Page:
The FSB officer uses the frightening sounds and disorientation to his advantage: He is off-putting, almost jovial (none of the actors speak in Russian accents, which is the right choice). You may know that the FSB is modern Russia’s successor to the KGB, so this officer is familiar with interrogation tactics. It turns out his prisoner wrote the play that was being performed when hostages were taken, and after surviving, the playwright was caught trying to enter Chechnya. We eventually learn why, but not just through the officer’s questions. In flashbacks to the hostage crisis, the playwright converses with a Russian teenager, Masha (Bekah Zornosa), and Kayira (Ava Eisenson), a Chechen terrorist. Both admonish the playwright and serve as his conscience.
The major flourish in We declare you a terrorist involves the nature of the flashbacks. Zornosa and Eisenson do not physically appear on stage. Instead, we see video projections of them on the walls, while Nickell reacts to them in real time. It is an eerie effect, and has a purpose beyond delineating flashbacks from the present. The images of Zornosa and Eisenson are literally larger than life, projected to roughly the size of a movie screen, so their expressive faces only need small changes in order to communicate a great deal. Russian brutality shapes how their characters think, albeit in opposite ways, and the tensest scenes are an extended argument over Kayira’s tactics. She may have a gun and a bomb strapped to her, but the hostage crisis has plenty of downtime, which gives them ample time to pore over the efficacy of terrorism.
If the flashbacks are about the Russian state’s influence over its people, the interrogation scenes are an extension of the government’s will. The dynamics between the playwright and FSB officer are similar to Taking Sides, a 1995 play set in World War II’s aftermath where an American soldier tries to decide whether a German conductor has Nazi sympathies. Both plays conclude that the answers are nowhere near as simple as the interrogator wishes, and the mere act of detaining an artist curdles any possibility that someone such as a conductor or a playwright might remain a friend of the homeland. Bales’ physically commanding performance is all about needling Nickell’s character, and they are effective sparring partners. (Bales flubbed some lines at the production City Paper attended, but he effectively improvised his way through them.) Their dialogue turns into an intellectual battle of wills, another smart choice since onstage depiction of violence and torture would get in the way of Lord’s deeper themes. The officer has his reasons for joining the FSB, just like Masha and Kayira, to the point that every character, including the playwright, become an avatar for one possible path toward unhappiness and despair under the Putin regime.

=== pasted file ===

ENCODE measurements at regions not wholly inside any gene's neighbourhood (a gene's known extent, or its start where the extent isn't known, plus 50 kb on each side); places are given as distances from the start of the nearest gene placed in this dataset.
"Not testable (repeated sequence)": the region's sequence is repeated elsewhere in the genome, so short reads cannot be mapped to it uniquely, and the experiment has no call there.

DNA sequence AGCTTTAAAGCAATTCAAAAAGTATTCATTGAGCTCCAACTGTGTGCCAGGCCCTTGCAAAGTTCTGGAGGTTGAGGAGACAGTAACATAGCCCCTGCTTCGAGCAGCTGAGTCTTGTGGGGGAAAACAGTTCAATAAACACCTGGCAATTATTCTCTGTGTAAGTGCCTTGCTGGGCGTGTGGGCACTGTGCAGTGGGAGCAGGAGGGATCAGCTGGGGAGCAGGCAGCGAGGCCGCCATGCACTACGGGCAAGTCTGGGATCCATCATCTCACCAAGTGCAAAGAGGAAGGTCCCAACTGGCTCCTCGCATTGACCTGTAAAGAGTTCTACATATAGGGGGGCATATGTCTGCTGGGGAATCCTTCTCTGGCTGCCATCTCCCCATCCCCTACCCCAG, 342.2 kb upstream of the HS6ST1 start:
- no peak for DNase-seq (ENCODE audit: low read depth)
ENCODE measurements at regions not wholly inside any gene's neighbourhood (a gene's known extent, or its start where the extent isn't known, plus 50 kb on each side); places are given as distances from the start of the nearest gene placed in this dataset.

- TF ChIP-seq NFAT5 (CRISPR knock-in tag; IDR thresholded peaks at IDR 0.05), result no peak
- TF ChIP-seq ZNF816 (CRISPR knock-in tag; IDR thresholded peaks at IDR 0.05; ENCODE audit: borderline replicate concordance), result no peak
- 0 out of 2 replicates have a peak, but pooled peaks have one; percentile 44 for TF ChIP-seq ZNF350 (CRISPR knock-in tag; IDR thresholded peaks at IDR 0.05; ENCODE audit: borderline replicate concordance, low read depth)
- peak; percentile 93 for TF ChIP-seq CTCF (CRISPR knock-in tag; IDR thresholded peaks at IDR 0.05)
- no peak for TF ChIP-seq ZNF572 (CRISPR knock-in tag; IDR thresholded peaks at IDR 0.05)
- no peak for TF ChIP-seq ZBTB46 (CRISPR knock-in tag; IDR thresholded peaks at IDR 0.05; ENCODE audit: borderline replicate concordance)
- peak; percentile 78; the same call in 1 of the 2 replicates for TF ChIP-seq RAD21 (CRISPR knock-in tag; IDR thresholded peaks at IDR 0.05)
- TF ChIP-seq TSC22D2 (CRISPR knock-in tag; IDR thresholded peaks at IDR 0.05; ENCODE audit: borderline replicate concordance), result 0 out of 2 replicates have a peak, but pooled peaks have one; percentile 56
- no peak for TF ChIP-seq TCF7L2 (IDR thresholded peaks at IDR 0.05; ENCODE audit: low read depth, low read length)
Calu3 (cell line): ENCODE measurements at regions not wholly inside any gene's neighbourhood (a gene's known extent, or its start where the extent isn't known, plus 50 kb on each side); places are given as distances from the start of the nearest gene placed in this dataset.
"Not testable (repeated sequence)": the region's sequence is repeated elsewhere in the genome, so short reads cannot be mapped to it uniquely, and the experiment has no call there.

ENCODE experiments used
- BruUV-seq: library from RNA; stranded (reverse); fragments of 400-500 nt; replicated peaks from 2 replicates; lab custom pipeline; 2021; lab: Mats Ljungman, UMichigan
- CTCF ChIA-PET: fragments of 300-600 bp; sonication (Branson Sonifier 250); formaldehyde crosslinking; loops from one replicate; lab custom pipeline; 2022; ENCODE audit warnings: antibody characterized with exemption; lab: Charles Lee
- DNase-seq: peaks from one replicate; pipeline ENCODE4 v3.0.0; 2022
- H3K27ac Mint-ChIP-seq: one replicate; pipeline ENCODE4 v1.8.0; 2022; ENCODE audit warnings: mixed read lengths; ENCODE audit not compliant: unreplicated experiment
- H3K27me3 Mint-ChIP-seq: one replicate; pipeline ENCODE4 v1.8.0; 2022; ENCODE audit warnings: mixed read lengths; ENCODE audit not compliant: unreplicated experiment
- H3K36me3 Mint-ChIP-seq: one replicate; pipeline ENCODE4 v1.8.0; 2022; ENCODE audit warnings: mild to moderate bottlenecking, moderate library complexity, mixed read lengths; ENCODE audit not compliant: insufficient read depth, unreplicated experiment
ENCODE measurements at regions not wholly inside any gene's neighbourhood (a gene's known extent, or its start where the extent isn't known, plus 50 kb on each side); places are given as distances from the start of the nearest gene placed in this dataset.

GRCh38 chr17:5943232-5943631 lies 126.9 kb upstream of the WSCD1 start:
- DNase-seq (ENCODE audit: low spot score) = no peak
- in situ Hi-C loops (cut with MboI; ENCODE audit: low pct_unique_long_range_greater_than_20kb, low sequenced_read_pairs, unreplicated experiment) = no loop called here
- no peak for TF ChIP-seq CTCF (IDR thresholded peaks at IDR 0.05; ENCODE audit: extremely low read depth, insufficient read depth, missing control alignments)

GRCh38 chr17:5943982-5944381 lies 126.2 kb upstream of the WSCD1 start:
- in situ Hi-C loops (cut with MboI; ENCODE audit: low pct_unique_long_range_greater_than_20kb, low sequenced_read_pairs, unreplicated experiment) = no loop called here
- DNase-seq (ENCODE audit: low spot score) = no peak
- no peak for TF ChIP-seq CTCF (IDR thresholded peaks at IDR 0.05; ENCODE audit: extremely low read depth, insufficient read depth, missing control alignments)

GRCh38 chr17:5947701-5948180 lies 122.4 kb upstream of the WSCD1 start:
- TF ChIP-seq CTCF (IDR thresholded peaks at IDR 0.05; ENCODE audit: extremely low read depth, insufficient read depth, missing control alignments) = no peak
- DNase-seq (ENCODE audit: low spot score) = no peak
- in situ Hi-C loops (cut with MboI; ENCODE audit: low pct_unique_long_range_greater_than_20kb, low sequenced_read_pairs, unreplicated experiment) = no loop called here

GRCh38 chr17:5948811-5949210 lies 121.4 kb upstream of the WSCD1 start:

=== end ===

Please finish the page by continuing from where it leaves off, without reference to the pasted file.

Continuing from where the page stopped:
Lord declines to name Nickell’s playwright character, although a simple Wikipedia search reveals him to be Georgi Vasilyev. By keeping his name semi-anonymous, Lord can take more liberties with the character’s choices and conduct. Absent any strong connection to Vasilyev, Nickell has the freedom to tackle a tricky role, one where the playwright empathizes with three people who hate him for wildly different reasons. His use of understatement is consistently effective, conveying subtle shifts between terror and curiosity, and more importantly, it is dramatically plausible that the other three characters feel comfortable confiding in him. The playwright’s tools are modest: he knows how to ask questions, and has a sense of humor. He may be lucky insofar that Masha and Kayira have opinions about art, although the play also suggests these shared interests, not politics, are where common ground can exist.
Because of its setting and the play is a world premiere, I was curious how We declare you a terrorist… would involve the audience. In an earlier draft, perhaps Lord imagined some kind of interactive theater, with a terrorist character shouting directly at the audience. That tactic would be immediately shocking, then lose its power. Ultimately, Lord does make use of a theater full of attentive listeners. At a crucial moment, the lights turn up and Nickell addresses the audience, his voice full of solemnity and regret. The implication is that we are the dead from the 2002 crisis, a powerful gambit that breaks down several barriers. If the original intent was to disabuse us from thinking about terrorism and totalitarianism in abstract terms, then a secondary, more immediate effect is how this play changes the way we think about the war in Ukraine—and why both sides fight.
We declare you a terrorist…, by Tim J. Lord and co-directed by Ryan Rilette and Jared Mezzocchi, runs at Round House Theatre until May 8.